Home maintenance projects you should tackle this spring

Woman mows lawn
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With inflation raging these days, none of us want to spend more than we have to on home repair.

That’s why it’s more important than ever to do some spring home maintenance, to keep minor problems from becoming big ones.

For Rhonda Lahman, spring yard cleanup is so important that it is a family affair.

Brothers, nephews and even her 91-year-old mom chip in to get the family home in shape for summer.

“We’re just doing a little spring cleaning in the back yard: weed-eating the fence line, cutting the grass, getting ready to trim some of these trees,” she said.

Lahman knows that if her trees get too big or a gutter overflows, she could be hit with big bills. She’s right.

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Things you should be doing now

So we turned to Consumer Reports for some things you should do right now.

CR’s home and garden editor Paul Hope says the Lahmans are doing the right thing by clearing out debris to prevent patches of dead grass.

“Once it’s summer, it’s tough for grass to grow,” he said. “It starts growing at about 55 degrees, but it also stops when you get into the 80s and 90s. So a little action now will be worth a lot come summer.”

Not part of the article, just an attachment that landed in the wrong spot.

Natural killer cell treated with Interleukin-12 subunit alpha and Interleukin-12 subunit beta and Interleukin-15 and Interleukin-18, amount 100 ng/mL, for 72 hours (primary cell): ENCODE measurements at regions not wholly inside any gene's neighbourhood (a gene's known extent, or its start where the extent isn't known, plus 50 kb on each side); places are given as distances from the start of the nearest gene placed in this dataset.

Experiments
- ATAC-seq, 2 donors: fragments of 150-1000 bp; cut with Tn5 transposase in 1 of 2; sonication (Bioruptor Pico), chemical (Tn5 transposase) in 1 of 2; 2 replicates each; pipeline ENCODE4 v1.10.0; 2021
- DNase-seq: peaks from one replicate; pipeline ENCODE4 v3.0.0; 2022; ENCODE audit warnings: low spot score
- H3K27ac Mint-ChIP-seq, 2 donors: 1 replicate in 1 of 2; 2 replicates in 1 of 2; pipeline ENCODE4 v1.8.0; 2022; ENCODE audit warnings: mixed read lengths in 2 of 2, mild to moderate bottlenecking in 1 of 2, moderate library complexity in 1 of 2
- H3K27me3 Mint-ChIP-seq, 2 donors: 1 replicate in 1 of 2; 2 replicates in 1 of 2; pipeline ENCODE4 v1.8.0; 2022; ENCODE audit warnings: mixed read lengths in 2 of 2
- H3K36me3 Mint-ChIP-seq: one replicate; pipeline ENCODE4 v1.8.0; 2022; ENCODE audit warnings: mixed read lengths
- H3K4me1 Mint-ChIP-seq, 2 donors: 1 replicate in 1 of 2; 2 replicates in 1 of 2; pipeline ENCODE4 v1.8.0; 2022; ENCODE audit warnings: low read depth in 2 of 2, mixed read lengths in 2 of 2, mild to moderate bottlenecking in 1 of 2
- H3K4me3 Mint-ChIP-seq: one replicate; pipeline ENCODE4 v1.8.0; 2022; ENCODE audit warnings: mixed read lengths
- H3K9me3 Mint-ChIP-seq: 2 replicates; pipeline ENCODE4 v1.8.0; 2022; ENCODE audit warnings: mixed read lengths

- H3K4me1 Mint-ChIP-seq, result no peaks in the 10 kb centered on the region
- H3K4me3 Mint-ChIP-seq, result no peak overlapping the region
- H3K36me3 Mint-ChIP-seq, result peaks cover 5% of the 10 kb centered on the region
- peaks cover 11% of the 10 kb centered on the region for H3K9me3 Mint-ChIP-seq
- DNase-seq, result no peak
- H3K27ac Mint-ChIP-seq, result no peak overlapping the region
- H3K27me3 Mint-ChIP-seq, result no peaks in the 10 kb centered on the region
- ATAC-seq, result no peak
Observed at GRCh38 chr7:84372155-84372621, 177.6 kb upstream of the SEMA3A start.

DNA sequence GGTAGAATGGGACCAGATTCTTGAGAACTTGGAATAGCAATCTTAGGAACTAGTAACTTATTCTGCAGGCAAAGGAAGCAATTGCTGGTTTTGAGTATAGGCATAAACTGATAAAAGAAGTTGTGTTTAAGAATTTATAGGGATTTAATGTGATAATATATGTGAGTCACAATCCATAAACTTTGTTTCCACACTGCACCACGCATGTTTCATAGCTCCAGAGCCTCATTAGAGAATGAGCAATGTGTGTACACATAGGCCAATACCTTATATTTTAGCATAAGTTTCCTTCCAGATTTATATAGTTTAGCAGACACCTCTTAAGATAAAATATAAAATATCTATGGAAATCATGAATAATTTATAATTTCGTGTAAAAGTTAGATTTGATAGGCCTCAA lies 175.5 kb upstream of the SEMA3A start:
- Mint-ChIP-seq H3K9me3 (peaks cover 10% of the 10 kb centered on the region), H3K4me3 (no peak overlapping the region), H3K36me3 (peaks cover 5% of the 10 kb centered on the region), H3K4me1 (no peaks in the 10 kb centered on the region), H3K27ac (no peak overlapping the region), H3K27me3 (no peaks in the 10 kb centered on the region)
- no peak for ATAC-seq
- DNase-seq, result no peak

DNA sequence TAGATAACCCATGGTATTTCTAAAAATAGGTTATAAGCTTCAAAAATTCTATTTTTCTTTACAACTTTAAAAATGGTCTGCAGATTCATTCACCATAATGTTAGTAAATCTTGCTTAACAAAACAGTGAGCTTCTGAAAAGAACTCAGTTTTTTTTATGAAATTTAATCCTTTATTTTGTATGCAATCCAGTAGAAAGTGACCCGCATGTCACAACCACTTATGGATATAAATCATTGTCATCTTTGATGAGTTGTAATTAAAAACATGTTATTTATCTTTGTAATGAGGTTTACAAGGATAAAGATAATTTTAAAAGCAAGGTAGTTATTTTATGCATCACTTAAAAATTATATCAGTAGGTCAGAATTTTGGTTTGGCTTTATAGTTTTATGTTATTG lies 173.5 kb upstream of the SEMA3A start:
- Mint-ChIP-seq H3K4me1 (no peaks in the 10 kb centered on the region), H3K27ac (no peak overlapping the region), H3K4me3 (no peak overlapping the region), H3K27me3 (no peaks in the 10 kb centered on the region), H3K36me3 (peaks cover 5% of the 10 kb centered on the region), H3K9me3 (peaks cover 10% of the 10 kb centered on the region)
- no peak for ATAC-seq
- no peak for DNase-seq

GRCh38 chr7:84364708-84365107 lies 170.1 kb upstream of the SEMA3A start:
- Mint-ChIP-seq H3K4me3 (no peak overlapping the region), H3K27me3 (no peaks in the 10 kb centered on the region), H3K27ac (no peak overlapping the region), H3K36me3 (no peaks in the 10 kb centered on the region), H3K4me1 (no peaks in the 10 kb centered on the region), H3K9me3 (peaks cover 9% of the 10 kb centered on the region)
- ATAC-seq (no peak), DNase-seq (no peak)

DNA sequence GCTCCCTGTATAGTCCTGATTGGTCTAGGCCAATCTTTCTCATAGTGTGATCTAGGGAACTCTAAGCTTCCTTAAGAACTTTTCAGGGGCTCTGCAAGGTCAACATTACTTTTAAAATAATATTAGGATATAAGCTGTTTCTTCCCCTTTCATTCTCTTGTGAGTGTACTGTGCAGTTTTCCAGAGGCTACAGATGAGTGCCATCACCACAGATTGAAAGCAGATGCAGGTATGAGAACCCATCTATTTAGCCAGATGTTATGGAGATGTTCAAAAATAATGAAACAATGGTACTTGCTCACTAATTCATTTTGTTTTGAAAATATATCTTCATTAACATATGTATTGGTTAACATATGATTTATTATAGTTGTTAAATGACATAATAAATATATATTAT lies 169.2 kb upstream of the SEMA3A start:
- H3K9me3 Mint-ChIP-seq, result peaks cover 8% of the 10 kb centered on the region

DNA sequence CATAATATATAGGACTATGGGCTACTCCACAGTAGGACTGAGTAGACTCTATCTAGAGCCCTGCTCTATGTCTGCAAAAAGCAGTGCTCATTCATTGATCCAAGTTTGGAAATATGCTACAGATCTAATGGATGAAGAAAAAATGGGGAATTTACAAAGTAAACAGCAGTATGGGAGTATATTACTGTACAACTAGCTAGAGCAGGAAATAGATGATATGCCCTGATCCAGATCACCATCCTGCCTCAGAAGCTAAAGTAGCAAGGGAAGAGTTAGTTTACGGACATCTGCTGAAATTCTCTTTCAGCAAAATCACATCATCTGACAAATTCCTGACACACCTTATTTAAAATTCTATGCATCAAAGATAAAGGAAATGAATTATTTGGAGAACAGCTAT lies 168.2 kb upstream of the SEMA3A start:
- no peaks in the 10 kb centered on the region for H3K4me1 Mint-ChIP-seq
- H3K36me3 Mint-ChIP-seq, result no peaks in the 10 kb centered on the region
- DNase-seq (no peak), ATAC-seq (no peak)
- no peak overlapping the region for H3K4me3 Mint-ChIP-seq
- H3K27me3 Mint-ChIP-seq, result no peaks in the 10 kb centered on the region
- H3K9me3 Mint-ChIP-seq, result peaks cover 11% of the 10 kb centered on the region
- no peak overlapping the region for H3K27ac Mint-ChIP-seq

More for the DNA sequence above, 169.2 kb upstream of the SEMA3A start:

Even more critical: clearing debris also keeps pests from taking over your yard, especially around the foundation or in window wells.

“Mulch piles or leaves that are allowed to sit in the yard can create problems,” he said. “The ticks really sort of seek out those shady, cool, dry areas. Especially in the heat of summer.”

And cleaning gutters is essential, as a clogged gutter can cause ruined siding and interior walls.

Before you start any maintenance project, Consumer Reports suggests you:

  • Check all your equipment. If you didn’t winterize them properly, you might be looking at a trip to the service center.
  • Put down fertilizer and weed killer. Hope says in May, we’re still in that sweet spot before it gets too hot.
  • Has your soil been tested, especially if you are planning vegetables you will be eating?

“If you’ve got lead in your soil,” he said, “that’s certainly something you want to know before you go out and say start planting a vegetable or fruit garden in that soil.”

You can purchase inexpensive soil test kits on Amazon or at hardware stores.

The Lahmans know that a few hours in the yard now can prevent big expenses later, so you don’t waste your money.

About the Author

John Matarese

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